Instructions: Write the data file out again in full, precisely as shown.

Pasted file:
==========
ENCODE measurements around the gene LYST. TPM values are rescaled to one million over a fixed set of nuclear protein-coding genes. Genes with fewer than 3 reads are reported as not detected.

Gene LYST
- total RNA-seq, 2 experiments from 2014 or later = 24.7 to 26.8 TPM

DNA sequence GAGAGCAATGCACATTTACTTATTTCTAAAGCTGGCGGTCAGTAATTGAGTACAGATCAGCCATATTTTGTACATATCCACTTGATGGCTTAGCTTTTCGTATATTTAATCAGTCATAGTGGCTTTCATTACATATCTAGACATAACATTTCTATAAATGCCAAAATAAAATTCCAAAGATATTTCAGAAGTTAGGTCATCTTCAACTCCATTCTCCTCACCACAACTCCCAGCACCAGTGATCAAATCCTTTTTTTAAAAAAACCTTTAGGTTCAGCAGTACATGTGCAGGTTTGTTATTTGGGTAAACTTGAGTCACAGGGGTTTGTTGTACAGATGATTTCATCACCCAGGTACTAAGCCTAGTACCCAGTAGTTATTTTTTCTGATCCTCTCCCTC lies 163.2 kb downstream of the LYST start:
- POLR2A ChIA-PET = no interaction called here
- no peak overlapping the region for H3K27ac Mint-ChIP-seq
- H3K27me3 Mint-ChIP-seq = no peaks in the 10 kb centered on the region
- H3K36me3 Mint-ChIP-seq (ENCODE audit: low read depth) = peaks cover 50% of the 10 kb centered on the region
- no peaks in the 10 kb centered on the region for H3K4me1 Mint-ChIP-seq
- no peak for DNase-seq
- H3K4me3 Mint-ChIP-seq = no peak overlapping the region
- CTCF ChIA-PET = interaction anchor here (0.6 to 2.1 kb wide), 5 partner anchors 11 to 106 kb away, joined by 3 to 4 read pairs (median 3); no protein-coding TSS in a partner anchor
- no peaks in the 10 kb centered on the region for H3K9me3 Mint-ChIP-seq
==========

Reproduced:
ENCODE measurements around the gene LYST. TPM values are rescaled to one million over a fixed set of nuclear protein-coding genes. Genes with fewer than 3 reads are reported as not detected.

Gene LYST
- total RNA-seq, 2 experiments from 2014 or later = 24.7 to 26.8 TPM

DNA sequence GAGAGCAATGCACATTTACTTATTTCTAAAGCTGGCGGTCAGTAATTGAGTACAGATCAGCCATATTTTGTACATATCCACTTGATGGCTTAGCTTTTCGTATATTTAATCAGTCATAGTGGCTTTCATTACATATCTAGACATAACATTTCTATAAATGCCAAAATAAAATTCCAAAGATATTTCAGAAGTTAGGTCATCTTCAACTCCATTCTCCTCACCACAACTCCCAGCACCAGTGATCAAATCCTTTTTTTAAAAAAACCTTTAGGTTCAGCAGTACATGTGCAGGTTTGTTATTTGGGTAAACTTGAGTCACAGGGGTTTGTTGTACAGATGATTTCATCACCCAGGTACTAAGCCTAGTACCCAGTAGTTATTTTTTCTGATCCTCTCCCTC lies 163.2 kb downstream of the LYST start:
- POLR2A ChIA-PET = no interaction called here
- no peak overlapping the region for H3K27ac Mint-ChIP-seq
- H3K27me3 Mint-ChIP-seq = no peaks in the 10 kb centered on the region
- H3K36me3 Mint-ChIP-seq (ENCODE audit: low read depth) = peaks cover 50% of the 10 kb centered on the region
- no peaks in the 10 kb centered on the region for H3K4me1 Mint-ChIP-seq
- no peak for DNase-seq
- H3K4me3 Mint-ChIP-seq = no peak overlapping the region
- CTCF ChIA-PET = interaction anchor here (0.6 to 2.1 kb wide), 5 partner anchors 11 to 106 kb away, joined by 3 to 4 read pairs (median 3); no protein-coding TSS in a partner anchor
- no peaks in the 10 kb centered on the region for H3K9me3 Mint-ChIP-seq